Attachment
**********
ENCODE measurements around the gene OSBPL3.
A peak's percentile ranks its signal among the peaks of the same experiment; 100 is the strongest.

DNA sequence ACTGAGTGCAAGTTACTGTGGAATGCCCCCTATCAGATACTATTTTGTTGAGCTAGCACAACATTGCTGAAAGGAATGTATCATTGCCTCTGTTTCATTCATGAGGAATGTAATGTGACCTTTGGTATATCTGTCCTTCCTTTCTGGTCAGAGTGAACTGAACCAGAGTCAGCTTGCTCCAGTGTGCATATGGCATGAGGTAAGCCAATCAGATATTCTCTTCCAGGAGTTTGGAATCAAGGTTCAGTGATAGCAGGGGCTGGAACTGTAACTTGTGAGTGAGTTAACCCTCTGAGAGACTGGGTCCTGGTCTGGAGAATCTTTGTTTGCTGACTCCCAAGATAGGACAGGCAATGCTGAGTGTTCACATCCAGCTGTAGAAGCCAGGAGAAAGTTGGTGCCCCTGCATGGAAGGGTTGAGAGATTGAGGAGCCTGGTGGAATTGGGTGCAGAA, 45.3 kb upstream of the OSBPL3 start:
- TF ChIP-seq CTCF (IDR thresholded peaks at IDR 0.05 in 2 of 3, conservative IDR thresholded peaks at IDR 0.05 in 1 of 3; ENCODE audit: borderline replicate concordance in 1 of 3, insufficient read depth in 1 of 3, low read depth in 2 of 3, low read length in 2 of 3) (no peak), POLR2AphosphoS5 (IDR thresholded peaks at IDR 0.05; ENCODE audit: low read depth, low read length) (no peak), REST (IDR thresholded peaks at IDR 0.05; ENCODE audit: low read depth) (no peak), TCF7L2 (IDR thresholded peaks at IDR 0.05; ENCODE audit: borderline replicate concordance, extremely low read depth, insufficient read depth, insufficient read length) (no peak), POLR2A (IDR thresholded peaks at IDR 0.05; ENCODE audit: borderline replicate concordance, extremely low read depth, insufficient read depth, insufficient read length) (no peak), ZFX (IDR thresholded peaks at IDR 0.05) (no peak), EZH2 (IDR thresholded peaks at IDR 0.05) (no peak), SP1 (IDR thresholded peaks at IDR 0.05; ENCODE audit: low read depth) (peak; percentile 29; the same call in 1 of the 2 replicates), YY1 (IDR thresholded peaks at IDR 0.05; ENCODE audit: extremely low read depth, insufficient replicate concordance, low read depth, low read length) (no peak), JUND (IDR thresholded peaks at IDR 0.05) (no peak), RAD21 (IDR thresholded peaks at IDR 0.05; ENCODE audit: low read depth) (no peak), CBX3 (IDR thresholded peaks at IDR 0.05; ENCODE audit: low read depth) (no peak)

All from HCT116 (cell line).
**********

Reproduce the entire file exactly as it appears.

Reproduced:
ENCODE measurements around the gene OSBPL3.
A peak's percentile ranks its signal among the peaks of the same experiment; 100 is the strongest.

DNA sequence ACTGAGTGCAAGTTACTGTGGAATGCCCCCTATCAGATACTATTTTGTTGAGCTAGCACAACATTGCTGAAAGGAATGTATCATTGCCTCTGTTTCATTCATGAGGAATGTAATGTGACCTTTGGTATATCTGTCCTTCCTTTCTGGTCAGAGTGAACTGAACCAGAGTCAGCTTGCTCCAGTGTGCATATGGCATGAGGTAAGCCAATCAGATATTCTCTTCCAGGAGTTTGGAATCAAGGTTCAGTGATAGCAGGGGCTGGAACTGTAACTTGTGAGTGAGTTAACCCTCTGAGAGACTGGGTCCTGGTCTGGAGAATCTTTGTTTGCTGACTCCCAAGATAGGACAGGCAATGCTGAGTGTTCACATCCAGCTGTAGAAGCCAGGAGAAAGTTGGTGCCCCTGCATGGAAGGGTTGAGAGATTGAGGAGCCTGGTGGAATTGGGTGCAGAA, 45.3 kb upstream of the OSBPL3 start:
- TF ChIP-seq CTCF (IDR thresholded peaks at IDR 0.05 in 2 of 3, conservative IDR thresholded peaks at IDR 0.05 in 1 of 3; ENCODE audit: borderline replicate concordance in 1 of 3, insufficient read depth in 1 of 3, low read depth in 2 of 3, low read length in 2 of 3) (no peak), POLR2AphosphoS5 (IDR thresholded peaks at IDR 0.05; ENCODE audit: low read depth, low read length) (no peak), REST (IDR thresholded peaks at IDR 0.05; ENCODE audit: low read depth) (no peak), TCF7L2 (IDR thresholded peaks at IDR 0.05; ENCODE audit: borderline replicate concordance, extremely low read depth, insufficient read depth, insufficient read length) (no peak), POLR2A (IDR thresholded peaks at IDR 0.05; ENCODE audit: borderline replicate concordance, extremely low read depth, insufficient read depth, insufficient read length) (no peak), ZFX (IDR thresholded peaks at IDR 0.05) (no peak), EZH2 (IDR thresholded peaks at IDR 0.05) (no peak), SP1 (IDR thresholded peaks at IDR 0.05; ENCODE audit: low read depth) (peak; percentile 29; the same call in 1 of the 2 replicates), YY1 (IDR thresholded peaks at IDR 0.05; ENCODE audit: extremely low read depth, insufficient replicate concordance, low read depth, low read length) (no peak), JUND (IDR thresholded peaks at IDR 0.05) (no peak), RAD21 (IDR thresholded peaks at IDR 0.05; ENCODE audit: low read depth) (no peak), CBX3 (IDR thresholded peaks at IDR 0.05; ENCODE audit: low read depth) (no peak)

All from HCT116 (cell line).